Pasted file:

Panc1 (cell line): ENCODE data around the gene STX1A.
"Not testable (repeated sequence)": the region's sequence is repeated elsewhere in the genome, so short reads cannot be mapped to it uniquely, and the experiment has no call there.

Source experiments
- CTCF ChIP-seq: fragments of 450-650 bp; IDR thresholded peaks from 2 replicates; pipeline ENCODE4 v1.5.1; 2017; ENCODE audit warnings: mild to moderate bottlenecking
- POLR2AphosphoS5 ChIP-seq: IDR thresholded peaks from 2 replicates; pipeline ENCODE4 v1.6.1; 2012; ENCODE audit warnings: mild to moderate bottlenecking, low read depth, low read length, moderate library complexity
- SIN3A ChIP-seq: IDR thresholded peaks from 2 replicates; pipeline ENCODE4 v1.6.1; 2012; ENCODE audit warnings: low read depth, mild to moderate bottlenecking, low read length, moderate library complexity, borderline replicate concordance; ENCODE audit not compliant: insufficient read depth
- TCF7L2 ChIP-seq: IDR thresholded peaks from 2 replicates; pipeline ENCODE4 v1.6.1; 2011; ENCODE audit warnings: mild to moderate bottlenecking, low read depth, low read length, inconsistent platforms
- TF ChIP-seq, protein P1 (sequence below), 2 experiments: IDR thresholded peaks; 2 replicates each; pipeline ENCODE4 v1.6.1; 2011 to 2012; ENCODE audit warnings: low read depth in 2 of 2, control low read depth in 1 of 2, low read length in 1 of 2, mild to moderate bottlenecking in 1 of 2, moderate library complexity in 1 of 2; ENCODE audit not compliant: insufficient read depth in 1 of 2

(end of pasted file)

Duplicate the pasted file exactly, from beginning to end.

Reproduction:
Panc1 (cell line): ENCODE data around the gene STX1A.
"Not testable (repeated sequence)": the region's sequence is repeated elsewhere in the genome, so short reads cannot be mapped to it uniquely, and the experiment has no call there.

Source experiments
- CTCF ChIP-seq: fragments of 450-650 bp; IDR thresholded peaks from 2 replicates; pipeline ENCODE4 v1.5.1; 2017; ENCODE audit warnings: mild to moderate bottlenecking
- POLR2AphosphoS5 ChIP-seq: IDR thresholded peaks from 2 replicates; pipeline ENCODE4 v1.6.1; 2012; ENCODE audit warnings: mild to moderate bottlenecking, low read depth, low read length, moderate library complexity
- SIN3A ChIP-seq: IDR thresholded peaks from 2 replicates; pipeline ENCODE4 v1.6.1; 2012; ENCODE audit warnings: low read depth, mild to moderate bottlenecking, low read length, moderate library complexity, borderline replicate concordance; ENCODE audit not compliant: insufficient read depth
- TCF7L2 ChIP-seq: IDR thresholded peaks from 2 replicates; pipeline ENCODE4 v1.6.1; 2011; ENCODE audit warnings: mild to moderate bottlenecking, low read depth, low read length, inconsistent platforms
- TF ChIP-seq, protein P1 (sequence below), 2 experiments: IDR thresholded peaks; 2 replicates each; pipeline ENCODE4 v1.6.1; 2011 to 2012; ENCODE audit warnings: low read depth in 2 of 2, control low read depth in 1 of 2, low read length in 1 of 2, mild to moderate bottlenecking in 1 of 2, moderate library complexity in 1 of 2; ENCODE audit not compliant: insufficient read depth in 1 of 2